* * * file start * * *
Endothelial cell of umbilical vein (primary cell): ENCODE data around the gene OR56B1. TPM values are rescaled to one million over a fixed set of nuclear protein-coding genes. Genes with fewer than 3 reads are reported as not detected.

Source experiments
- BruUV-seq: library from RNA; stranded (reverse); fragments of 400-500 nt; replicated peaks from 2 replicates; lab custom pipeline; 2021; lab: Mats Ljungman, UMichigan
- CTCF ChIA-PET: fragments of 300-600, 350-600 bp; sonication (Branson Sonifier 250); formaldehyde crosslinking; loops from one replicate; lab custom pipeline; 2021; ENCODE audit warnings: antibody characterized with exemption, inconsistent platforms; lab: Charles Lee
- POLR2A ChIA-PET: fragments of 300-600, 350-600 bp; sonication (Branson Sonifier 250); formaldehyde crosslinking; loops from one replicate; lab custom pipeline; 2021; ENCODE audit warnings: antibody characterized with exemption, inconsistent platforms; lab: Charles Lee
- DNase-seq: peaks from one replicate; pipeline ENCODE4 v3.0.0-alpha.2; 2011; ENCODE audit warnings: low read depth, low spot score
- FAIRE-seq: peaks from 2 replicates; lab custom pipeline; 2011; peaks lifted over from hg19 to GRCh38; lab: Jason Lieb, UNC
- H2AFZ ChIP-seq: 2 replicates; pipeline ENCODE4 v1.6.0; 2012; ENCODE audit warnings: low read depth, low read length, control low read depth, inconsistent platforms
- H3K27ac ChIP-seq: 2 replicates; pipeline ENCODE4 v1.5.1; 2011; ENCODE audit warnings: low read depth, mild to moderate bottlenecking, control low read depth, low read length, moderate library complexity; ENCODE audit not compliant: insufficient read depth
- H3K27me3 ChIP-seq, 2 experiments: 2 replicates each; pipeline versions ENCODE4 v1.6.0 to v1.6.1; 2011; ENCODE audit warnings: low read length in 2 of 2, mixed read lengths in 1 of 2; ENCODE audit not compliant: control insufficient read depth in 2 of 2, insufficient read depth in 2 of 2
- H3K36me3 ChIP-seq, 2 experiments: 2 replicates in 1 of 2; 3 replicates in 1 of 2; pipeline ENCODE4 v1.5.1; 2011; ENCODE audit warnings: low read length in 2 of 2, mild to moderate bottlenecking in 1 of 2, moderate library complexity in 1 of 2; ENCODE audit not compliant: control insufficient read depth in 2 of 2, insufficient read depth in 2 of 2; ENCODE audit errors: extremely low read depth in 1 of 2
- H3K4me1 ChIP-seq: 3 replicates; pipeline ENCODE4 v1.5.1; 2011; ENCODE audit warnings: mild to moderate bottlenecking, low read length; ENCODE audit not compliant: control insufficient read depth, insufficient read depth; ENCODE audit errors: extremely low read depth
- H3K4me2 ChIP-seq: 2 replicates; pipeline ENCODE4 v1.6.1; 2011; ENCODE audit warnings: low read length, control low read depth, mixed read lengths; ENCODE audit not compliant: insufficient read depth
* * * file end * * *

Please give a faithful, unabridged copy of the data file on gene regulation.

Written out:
Endothelial cell of umbilical vein (primary cell): ENCODE data around the gene OR56B1. TPM values are rescaled to one million over a fixed set of nuclear protein-coding genes. Genes with fewer than 3 reads are reported as not detected.

Source experiments
- BruUV-seq: library from RNA; stranded (reverse); fragments of 400-500 nt; replicated peaks from 2 replicates; lab custom pipeline; 2021; lab: Mats Ljungman, UMichigan
- CTCF ChIA-PET: fragments of 300-600, 350-600 bp; sonication (Branson Sonifier 250); formaldehyde crosslinking; loops from one replicate; lab custom pipeline; 2021; ENCODE audit warnings: antibody characterized with exemption, inconsistent platforms; lab: Charles Lee
- POLR2A ChIA-PET: fragments of 300-600, 350-600 bp; sonication (Branson Sonifier 250); formaldehyde crosslinking; loops from one replicate; lab custom pipeline; 2021; ENCODE audit warnings: antibody characterized with exemption, inconsistent platforms; lab: Charles Lee
- DNase-seq: peaks from one replicate; pipeline ENCODE4 v3.0.0-alpha.2; 2011; ENCODE audit warnings: low read depth, low spot score
- FAIRE-seq: peaks from 2 replicates; lab custom pipeline; 2011; peaks lifted over from hg19 to GRCh38; lab: Jason Lieb, UNC
- H2AFZ ChIP-seq: 2 replicates; pipeline ENCODE4 v1.6.0; 2012; ENCODE audit warnings: low read depth, low read length, control low read depth, inconsistent platforms
- H3K27ac ChIP-seq: 2 replicates; pipeline ENCODE4 v1.5.1; 2011; ENCODE audit warnings: low read depth, mild to moderate bottlenecking, control low read depth, low read length, moderate library complexity; ENCODE audit not compliant: insufficient read depth
- H3K27me3 ChIP-seq, 2 experiments: 2 replicates each; pipeline versions ENCODE4 v1.6.0 to v1.6.1; 2011; ENCODE audit warnings: low read length in 2 of 2, mixed read lengths in 1 of 2; ENCODE audit not compliant: control insufficient read depth in 2 of 2, insufficient read depth in 2 of 2
- H3K36me3 ChIP-seq, 2 experiments: 2 replicates in 1 of 2; 3 replicates in 1 of 2; pipeline ENCODE4 v1.5.1; 2011; ENCODE audit warnings: low read length in 2 of 2, mild to moderate bottlenecking in 1 of 2, moderate library complexity in 1 of 2; ENCODE audit not compliant: control insufficient read depth in 2 of 2, insufficient read depth in 2 of 2; ENCODE audit errors: extremely low read depth in 1 of 2
- H3K4me1 ChIP-seq: 3 replicates; pipeline ENCODE4 v1.5.1; 2011; ENCODE audit warnings: mild to moderate bottlenecking, low read length; ENCODE audit not compliant: control insufficient read depth, insufficient read depth; ENCODE audit errors: extremely low read depth
- H3K4me2 ChIP-seq: 2 replicates; pipeline ENCODE4 v1.6.1; 2011; ENCODE audit warnings: low read length, control low read depth, mixed read lengths; ENCODE audit not compliant: insufficient read depth